But it also scared me, the notion of putting myself and my life out there in the no-holds-barred way I’m partial to. What would people say? What would they think? What if they hated my writing and told me so? Because, while I have a pretty big mouth I have a dangerously thin skin. Not an ideal combination. But for some reason I was compelled to head off into this very unknown terrain where anybody who cares enough can read your innermost thoughts, and enter the most private of private spheres – your head.

And I’m not brave. I might sound confident and courageous when I publish a post which is either deeply personal or a bit controversial (I mean, what white South African has the audacity to call themselves black?), but in reality I’m shitting myself and my stomach churns with every new comment I see awaiting approval. Because, maybe even more than other people, I’m terrified of not being liked.

And then an interesting thing happened which kind of changed the way I view the world. Everybody has been nice. Okay, not everybody. Of the nearly 10 000 individuals who have visited and viewed my blog since its launch three weeks ago, one person wrote me a cross letter. Which I pretty much deserved since I kind of tore their blog to pieces (it was my ‘Letter to a Hipster Blogger’. We live and learn). But that girl aside (and you know, dude, I’m sorry. I was totally showing off) everybody has been so freaking amazing. And supportive, and encouraging and share-y.

The love has poured out from all corners of the globe. I had a woman in Texas tell me her story about mothering; a few guys thanking me profusely for the piece about marriage (‘How Marriage Sometimes Feels Really, Really Crap‘); a French chef start a conversation about food . I’ve had a really insightful chat about flaming with a Huffington Post blogger (who is actually following my blog – how cool?); letters from people in China and Holland and Moscow and Tanzania. And the theme is always the same – of our sameness and shared experience of the world.

And it’s gone both ways – through blogging I’ve found blogs which I’ve come to know and love. At the moment I’m following the heart-wrenching day-to-day experience of a 26-year-old woman in the UK whose husband has just left her for another woman. Her writing is raw, gutsy and painful and, by virtue of being almost 20 years her senior and having learnt some stuff along the way, I’m able to see her situation in perspective and offer her the kind of loving, supportive advice older friends gave me when I was her age and equally lost.

It’s been an extraordinary experience this, and it’s revived my faith in humanity. Even when I knew a segment of people would disagree strongly with something I wrote or be offended by my penchant for colourful language, they allowed me the space to state my case in the way I saw fit, and I’m humbled and amazed. Loving what you’re doing and waking up to 50 e-mails from people telling you they’re also loving what you’re doing is the coolest thing I’ve ever known. To everyone reading this, thank you.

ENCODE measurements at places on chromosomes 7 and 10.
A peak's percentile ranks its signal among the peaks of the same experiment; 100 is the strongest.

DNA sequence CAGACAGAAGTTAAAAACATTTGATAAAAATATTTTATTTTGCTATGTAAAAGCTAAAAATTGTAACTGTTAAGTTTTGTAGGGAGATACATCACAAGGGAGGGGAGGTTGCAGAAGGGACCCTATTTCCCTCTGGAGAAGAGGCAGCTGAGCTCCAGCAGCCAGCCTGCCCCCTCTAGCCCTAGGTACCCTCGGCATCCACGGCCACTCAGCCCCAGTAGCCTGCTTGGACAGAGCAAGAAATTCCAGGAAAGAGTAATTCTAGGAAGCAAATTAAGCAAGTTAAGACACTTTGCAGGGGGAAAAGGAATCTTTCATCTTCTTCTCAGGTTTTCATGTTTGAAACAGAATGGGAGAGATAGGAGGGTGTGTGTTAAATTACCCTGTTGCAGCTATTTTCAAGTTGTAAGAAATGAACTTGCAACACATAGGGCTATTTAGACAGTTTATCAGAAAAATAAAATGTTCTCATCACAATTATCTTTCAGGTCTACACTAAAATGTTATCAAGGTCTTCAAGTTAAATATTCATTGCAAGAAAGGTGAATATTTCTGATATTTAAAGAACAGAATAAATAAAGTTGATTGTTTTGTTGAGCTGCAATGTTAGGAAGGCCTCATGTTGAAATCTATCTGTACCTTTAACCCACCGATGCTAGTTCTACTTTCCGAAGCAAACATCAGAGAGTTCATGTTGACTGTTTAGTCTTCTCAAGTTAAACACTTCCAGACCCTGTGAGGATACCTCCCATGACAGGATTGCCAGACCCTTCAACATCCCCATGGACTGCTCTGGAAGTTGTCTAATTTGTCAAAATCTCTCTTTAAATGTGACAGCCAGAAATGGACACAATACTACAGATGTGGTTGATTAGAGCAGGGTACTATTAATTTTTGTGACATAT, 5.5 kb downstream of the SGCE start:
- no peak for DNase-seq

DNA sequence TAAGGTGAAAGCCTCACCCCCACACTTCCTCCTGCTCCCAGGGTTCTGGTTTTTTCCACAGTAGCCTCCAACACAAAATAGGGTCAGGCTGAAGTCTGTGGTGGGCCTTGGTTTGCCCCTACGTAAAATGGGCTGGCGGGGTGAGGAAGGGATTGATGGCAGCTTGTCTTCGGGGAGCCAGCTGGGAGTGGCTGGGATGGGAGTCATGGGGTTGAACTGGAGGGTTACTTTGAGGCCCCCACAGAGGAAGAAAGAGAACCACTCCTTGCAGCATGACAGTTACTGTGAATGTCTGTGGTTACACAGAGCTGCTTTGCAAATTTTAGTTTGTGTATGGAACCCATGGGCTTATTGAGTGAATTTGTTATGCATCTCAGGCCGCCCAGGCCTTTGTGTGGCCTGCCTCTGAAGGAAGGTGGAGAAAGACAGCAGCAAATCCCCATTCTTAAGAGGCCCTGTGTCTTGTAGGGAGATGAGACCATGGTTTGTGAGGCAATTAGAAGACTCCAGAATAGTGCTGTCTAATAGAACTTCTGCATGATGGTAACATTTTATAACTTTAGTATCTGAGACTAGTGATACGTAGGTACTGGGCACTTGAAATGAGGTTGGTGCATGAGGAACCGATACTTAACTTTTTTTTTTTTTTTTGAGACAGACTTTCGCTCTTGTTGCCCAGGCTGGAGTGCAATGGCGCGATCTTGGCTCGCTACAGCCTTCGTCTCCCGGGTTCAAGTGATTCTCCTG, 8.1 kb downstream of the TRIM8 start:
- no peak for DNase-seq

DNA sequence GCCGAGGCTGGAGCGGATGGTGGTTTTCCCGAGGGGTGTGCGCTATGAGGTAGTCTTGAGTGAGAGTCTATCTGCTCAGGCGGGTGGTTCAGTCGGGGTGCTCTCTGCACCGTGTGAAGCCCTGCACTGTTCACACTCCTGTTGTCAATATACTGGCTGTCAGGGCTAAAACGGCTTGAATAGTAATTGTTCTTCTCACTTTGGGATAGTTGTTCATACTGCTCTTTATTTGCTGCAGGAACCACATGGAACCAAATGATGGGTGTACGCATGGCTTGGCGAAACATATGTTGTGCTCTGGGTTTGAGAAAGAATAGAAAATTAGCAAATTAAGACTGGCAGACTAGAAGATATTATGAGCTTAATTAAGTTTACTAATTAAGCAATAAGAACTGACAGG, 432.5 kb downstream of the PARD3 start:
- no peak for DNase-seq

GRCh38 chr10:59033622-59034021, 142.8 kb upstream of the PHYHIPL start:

Instant Prozac

I got this e-mail yesterday, and while it’s certainly been fiddled with – it’s just too good to be true – anyone who has read instructions on a product brought in from China will accept that it’s probably not that far off, either. I had a good laugh, and thought it was too funny not to share.

“A friend went to Beijing recently and was given this brochure by the hotel. It is precious. She is keeping it and reading it whenever she feels depressed. Obviously, it has been translated directly, word for word from Mandarin to English…

Getting There:

Our representative will make you wait at the airport. The bus to the hotel runs along the lake shore. Soon you will feel pleasure in passing water. You will know that you are getting near the hotel, because you will go round the bend. The manager will await you in the entrance hall. He always tries to have intercourse with all new guests.

The hotel:

This is a family hotel, so children are very welcome. We of course are always pleased to accept adultery. Highly skilled nurses are available in the evenings to put down your children. Guests are invited to conjugate in the bar and expose themselves to others. But please note that ladies are not allowed to have babies in the bar. We organize social games, so no guest is ever left alone to play with them self.

The Restaurant:

Our menus have been carefully chosen to be ordinary and unexciting. At dinner, our quartet will circulate from table to table, and fiddle with you.

Your Room:

Every room has excellent facilities for your private parts. In winter, every room is on heat. Each room has a balcony offering views of outstanding obscenity! . You will not be disturbed by traffic noise, since the road between the hotel and the lake is used only by pederasts.

Bed

Your bed has been made in accordance with local tradition. If you have any other ideas please ring for the chambermaid. Please take advantage of her. She will be very pleased to squash your shirts, blouses and underwear. If asked, she will also squeeze your trousers.

Above all: When you leave us at the end of your holiday, you will have no hope. You will struggle to forget it.”